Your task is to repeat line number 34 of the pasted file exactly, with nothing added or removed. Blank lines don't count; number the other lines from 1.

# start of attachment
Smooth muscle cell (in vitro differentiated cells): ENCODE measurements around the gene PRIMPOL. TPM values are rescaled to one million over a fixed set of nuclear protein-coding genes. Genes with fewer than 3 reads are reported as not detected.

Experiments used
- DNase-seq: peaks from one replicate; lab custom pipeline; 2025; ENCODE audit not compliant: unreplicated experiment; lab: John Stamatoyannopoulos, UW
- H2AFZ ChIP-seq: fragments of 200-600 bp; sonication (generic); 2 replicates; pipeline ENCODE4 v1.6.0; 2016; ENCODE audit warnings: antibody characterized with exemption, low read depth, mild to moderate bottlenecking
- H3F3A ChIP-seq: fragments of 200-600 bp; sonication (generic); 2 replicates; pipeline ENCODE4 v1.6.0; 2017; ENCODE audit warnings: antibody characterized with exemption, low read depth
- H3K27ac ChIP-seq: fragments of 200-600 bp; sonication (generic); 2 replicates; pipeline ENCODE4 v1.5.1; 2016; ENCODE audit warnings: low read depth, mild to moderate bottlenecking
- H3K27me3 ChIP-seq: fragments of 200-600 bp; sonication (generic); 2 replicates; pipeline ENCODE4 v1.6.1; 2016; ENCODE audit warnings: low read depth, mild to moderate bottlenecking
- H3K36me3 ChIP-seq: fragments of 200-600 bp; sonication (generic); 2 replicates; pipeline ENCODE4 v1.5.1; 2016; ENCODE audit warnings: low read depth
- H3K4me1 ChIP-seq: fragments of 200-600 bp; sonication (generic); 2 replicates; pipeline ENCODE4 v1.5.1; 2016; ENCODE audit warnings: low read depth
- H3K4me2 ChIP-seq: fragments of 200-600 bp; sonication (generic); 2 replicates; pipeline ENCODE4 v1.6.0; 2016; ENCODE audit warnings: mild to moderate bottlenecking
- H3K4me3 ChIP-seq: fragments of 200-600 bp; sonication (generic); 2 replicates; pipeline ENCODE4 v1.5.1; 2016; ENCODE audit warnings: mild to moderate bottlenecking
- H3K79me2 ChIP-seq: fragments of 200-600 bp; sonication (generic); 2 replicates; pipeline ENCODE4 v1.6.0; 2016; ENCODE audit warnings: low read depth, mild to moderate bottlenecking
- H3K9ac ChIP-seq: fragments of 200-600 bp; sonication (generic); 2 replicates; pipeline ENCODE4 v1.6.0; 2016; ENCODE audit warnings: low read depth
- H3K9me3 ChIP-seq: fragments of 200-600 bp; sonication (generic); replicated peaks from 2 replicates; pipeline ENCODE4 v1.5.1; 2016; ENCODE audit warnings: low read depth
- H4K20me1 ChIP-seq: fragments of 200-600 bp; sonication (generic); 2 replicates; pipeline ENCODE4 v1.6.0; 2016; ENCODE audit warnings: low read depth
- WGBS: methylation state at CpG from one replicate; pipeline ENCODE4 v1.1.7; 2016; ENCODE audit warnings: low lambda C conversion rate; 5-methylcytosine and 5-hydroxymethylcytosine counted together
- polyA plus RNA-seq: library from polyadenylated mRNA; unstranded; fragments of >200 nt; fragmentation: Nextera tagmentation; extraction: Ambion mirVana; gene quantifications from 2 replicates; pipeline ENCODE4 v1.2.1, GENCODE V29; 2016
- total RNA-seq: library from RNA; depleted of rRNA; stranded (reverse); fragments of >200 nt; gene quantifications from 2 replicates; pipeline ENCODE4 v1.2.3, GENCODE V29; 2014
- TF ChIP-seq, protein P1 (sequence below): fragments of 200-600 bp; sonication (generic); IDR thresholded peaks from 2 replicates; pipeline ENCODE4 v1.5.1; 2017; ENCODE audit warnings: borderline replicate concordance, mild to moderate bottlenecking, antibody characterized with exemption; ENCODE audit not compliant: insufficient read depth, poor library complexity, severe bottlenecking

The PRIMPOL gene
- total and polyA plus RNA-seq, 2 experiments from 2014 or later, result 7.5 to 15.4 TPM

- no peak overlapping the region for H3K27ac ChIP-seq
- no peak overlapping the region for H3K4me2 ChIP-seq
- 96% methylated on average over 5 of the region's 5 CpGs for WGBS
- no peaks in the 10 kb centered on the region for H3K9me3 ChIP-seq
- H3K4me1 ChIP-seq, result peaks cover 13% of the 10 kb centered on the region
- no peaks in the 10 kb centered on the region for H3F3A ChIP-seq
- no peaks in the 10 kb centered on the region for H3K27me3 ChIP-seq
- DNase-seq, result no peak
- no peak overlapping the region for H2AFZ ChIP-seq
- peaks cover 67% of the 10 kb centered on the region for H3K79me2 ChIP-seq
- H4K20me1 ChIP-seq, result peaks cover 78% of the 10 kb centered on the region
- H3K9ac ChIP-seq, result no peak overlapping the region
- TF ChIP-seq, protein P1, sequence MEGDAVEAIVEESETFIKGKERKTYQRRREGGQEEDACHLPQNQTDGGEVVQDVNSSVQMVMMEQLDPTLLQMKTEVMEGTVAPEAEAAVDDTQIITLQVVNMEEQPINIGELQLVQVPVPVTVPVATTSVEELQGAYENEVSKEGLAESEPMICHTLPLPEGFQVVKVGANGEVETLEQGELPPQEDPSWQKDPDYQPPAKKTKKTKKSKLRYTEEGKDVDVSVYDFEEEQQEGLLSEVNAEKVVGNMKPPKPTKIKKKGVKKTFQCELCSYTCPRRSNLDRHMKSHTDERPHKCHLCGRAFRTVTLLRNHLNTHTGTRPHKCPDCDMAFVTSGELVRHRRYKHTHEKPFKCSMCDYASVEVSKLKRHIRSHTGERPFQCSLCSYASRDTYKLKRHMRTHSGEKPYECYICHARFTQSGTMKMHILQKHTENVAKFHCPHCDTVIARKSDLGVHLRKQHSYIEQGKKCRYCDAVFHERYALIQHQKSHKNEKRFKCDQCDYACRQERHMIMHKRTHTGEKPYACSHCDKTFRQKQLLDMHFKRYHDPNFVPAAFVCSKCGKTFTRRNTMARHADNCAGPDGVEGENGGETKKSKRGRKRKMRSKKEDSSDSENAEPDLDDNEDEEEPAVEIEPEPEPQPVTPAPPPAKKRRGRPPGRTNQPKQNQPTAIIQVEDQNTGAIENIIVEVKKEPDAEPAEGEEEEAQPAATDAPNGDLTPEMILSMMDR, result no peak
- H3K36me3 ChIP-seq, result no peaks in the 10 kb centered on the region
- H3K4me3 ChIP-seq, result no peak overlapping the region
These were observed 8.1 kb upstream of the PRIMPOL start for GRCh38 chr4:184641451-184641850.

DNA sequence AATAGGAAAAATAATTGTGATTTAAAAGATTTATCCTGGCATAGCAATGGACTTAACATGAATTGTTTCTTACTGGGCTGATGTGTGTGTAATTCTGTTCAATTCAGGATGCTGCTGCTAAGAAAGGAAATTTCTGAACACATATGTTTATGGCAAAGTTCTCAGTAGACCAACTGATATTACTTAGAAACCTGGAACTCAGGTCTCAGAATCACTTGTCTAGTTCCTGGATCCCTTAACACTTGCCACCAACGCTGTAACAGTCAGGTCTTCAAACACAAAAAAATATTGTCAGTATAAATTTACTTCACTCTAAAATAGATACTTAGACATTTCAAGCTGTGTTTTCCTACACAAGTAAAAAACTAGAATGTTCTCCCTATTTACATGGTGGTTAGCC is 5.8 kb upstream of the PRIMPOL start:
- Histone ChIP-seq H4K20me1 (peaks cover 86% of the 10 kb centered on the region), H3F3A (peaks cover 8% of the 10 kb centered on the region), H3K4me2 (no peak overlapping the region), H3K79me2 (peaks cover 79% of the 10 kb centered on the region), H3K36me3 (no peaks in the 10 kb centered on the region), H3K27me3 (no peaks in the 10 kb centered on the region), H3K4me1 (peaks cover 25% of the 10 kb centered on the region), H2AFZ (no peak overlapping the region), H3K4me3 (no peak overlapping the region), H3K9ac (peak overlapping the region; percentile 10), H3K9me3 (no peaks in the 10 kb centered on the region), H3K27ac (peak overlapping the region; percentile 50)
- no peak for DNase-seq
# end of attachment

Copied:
- TF ChIP-seq, protein P1, sequence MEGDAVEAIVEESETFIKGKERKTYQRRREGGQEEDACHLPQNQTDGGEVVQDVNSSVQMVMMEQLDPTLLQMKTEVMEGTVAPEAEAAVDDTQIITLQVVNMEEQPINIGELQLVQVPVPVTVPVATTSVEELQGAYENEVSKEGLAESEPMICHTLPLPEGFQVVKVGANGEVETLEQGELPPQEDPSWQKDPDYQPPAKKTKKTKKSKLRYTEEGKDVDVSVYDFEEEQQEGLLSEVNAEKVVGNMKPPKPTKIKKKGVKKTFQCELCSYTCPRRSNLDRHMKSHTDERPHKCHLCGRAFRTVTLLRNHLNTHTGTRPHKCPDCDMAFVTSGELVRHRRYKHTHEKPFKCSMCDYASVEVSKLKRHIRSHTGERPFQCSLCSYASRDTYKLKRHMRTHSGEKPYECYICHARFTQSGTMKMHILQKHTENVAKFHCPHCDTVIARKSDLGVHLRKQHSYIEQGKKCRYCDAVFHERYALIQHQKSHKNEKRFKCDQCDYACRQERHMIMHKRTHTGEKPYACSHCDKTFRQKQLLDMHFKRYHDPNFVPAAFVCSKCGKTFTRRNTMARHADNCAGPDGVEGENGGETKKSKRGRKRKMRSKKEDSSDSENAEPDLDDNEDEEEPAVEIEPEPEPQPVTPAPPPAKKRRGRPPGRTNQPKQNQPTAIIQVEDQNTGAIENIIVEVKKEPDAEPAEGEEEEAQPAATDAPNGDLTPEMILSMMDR, result no peak